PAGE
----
Given that Food & Water Watch is currently engaged in coalition litigation to fight this rule, the new Administration did not feel it was prudent to proceed with briefing this case before the court if they were planning to move ahead with a repeal of this illegal rule. As such, this case has been held in abeyance pending review of this regulation by the new administration and the new Administrator of the EPA.

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Food & Water Watch v. Colorado Oil & Gas Association


Climate and Energy

Following an adverse decision from the Colorado District Court, litigation concerning Longmont, CO’s local ban on fracking has been appealed to the Colorado Court of Appeals due to the trial judge’s failure to acknowledge the drastic legislative changes that were passed since this issue was litigated before the Colorado Supreme Court in 2016. These changes to Colorado’s Oil and Gas Conservation Act expressly stated that there was no longer state pre-emption of local land use ordinances and that municipalities may regulate surface activities to protect public health and welfare. 

The initial brief was submitted to the appellate court on February 19, 2021, and argues that the law now allows municipalities to ban local land uses through municipal ordinances that protect public health, as such the Longmont ban on fracking is no longer in conflict with state law as fracking involves significant surface activity and land uses that threaten public health and safety. Briefing and oral arguments will continue through 2021.

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Food & Water Watch NEPA Litigation


Climate and Energy

Over the past 50 years, the National Environmental Policy Act (NEPA) has become the cornerstone of U.S. environmental law, and nations worldwide have replicated its model.

NEPA requires federal agencies to consider the environmental impacts of their actions, including direct action by an agency or the permitting of private activity (like when an agency issues a permit for a private company to frack). The primary decision-making agency must do an environmental assessment of the project. If it imposes a significant impact, then a more in-depth environmental impacts statement is required. That next step is a collaborative process where meaningful involvement from affected communities and stakeholders is absolutely vital because they typically have the most knowledge of the local conditions and history.

Trump’s administration tried to skirt this by changing the way the White House Council for Environmental Quality (CEQ) interprets its function, and by silencing those who are meant to be participants in the process. We fought back in court but this case is paused until April 15, 2021 — we expect the Biden Administration to announce that they will be rescinding the Trump NEPA regulations due to their facial illegality.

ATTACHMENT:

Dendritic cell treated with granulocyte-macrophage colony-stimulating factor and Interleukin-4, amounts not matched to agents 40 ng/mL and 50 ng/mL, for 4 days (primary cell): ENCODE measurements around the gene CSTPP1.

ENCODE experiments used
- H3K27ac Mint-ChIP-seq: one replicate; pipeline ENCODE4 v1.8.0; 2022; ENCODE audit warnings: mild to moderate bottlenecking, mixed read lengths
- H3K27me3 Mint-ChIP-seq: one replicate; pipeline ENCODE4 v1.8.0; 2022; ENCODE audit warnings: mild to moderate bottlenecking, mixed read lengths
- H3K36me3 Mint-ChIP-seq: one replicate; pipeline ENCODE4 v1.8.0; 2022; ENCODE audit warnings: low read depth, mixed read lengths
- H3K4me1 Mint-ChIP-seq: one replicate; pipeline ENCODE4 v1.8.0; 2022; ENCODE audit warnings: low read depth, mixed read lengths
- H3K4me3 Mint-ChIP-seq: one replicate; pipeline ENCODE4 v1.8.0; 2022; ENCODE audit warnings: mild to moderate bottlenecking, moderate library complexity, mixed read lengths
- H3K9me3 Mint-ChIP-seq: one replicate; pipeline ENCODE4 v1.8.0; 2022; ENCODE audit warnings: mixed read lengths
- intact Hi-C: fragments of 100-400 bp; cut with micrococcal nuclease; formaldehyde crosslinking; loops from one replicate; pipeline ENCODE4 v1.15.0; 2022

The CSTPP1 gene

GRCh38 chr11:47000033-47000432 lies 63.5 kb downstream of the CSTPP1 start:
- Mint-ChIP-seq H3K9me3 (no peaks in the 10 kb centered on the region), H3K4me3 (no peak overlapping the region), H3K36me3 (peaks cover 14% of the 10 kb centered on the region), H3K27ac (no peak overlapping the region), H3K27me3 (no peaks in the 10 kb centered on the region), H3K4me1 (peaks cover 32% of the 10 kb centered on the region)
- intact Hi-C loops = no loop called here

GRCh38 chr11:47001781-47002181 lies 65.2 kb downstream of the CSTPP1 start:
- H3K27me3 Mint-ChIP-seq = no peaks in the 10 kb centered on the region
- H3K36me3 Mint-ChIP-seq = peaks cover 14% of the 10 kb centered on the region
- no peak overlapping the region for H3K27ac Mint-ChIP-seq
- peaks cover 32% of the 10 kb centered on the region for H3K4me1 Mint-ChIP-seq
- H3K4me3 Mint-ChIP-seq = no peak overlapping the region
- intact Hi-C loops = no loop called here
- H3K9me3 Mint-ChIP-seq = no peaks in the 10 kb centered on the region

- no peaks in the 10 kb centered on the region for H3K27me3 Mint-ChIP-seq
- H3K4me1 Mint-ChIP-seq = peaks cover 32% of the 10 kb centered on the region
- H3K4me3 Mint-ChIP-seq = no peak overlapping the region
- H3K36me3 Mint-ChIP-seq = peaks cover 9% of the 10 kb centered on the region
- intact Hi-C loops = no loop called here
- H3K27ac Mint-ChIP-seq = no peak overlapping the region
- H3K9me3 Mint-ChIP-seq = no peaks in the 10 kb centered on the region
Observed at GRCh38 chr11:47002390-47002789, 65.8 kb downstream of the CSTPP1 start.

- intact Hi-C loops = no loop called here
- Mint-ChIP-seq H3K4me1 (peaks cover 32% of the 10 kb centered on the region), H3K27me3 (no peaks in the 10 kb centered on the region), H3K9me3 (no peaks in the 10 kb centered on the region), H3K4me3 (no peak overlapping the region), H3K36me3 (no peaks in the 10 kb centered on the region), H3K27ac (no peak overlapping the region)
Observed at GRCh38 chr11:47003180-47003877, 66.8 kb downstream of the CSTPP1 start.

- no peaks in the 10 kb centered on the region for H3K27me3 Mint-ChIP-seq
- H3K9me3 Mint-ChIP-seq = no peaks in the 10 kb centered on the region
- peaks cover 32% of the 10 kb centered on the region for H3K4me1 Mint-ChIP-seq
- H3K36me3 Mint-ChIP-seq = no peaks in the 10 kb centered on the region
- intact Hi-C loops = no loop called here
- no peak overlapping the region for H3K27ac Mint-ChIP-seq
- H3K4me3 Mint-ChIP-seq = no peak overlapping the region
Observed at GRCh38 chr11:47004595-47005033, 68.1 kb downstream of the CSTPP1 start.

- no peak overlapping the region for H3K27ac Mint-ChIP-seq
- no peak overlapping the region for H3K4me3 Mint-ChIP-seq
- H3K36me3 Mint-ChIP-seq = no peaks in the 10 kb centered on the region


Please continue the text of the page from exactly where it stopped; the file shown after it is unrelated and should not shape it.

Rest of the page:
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Food & Water Watch v. United States Department of Agriculture


Food System

On January 13, 2020, we joined three other plaintiffs in bringing suit against the U.S. Department of Agriculture for issuing New Swine Inspection System (NSIS) rules that undermine pork-safety inspection in slaughter plants.

“There is no gray area here. The new rules curtail the ability of federal inspectors to detect serious food-safety problems and expose those who consume such pork products to serious health threats like salmonella. It’s easy to read between the lines with these new rules: the USDA is letting the wolf guard the hog-house. Food safety is one of the most important protections in our country and gifting the slaughter industry self-regulation powers will mean pork eaters in this country will be facing higher threats of disease.”

Zach Corrigan, Senior Staff Attorney at Food & Water Watch

Prior federal law required that meat inspectors critically examine every animal for conditions (as dangerous as septicemia and salmonella) before and after slaughter.

The new rules prevent such inspection and hand over these duties to the slaughter companies alone. They also give up federal control over removing contamination from carcasses to the slaughter companies without any minimum training requirements for slaughter-plant employees.

At the same time, the new NSIS rules lifted prior limits on slaughter-line speeds that were in place to prevent foodborne illnesses, hospitalizations, and deaths. Even with these line-speed limits, contaminated pork may cause as many as 1.5 million cases of foodborne illnesses, 7,000 hospitalizations, and 200 deaths in the United States each year. 

The potential for even greater harm to public health is clear.

You can read the full filing here. A monthly donation of any amount keeps us going to bat against the agencies that should protect all of us!

Food & Water Watch v. Federal Energy Regulatory Commission


Climate and Energy

In a 2017 decision, the U.S. Court of Appeals for D.C. Circuit ordered FERC to meaningfully consider the ‘downstream’ greenhouse gas emissions of pipeline projects — essentially the combustion activities associated with fossil fuel gas facilitated by these pipelines.

FERC has devised a loophole to get out of that requirement. This allows the commission to place a massive thumb on the regulatory scale in favor of the fossil fuel industry by disregarding the most consequential environmental issue of our time. 

Is This Federal Agency Ignoring Required Environmental Reviews?

Winning this case would force FERC, the primary regulator of fossil gas for the world’s largest gas producing nation, to meaningfully consider the broader impacts of fossil fuel infrastructure development on the global climate. It would give vulnerable frontline communities a powerful new tool to stop the dirty energy projects that are making them sick. 

Want to read more about this case? Check out our article by our staff attorney Adam Carlesco.